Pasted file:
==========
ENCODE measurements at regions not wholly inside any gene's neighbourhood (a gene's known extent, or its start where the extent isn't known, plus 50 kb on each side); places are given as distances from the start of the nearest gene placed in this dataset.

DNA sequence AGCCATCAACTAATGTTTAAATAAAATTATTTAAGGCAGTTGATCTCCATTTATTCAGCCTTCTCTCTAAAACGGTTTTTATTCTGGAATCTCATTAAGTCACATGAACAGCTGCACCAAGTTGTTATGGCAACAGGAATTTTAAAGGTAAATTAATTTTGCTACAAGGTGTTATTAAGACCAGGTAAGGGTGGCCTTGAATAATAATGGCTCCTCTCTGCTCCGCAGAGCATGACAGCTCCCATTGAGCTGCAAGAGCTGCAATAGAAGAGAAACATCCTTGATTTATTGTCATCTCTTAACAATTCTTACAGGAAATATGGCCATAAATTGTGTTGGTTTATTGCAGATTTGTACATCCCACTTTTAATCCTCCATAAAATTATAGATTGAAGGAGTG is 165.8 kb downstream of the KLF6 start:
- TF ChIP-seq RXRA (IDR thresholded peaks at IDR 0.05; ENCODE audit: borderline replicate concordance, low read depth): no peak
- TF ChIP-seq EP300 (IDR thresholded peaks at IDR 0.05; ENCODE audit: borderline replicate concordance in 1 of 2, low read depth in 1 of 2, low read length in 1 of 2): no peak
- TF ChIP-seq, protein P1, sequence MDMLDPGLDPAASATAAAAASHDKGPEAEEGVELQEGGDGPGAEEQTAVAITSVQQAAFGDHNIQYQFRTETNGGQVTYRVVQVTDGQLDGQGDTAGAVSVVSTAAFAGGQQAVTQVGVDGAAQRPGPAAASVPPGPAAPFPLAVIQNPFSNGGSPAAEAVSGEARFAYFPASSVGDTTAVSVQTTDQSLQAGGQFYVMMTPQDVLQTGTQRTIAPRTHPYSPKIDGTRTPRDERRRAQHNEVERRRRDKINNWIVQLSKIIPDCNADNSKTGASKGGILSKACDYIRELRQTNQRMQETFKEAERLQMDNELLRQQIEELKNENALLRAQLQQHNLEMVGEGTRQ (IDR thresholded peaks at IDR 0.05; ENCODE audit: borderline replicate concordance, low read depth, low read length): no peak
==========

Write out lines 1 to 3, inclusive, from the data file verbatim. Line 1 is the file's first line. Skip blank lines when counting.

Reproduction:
ENCODE measurements at regions not wholly inside any gene's neighbourhood (a gene's known extent, or its start where the extent isn't known, plus 50 kb on each side); places are given as distances from the start of the nearest gene placed in this dataset.

DNA sequence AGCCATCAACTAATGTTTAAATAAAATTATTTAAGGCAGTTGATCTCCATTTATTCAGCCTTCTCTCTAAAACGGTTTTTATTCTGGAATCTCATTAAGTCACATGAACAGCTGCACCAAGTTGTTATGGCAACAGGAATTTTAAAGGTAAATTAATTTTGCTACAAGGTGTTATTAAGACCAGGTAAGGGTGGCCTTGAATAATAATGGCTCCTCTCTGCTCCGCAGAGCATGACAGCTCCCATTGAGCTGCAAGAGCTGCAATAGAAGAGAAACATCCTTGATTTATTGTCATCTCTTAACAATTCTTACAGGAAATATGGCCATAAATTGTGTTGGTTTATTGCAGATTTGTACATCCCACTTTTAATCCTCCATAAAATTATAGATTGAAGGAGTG is 165.8 kb downstream of the KLF6 start:
- TF ChIP-seq RXRA (IDR thresholded peaks at IDR 0.05; ENCODE audit: borderline replicate concordance, low read depth): no peak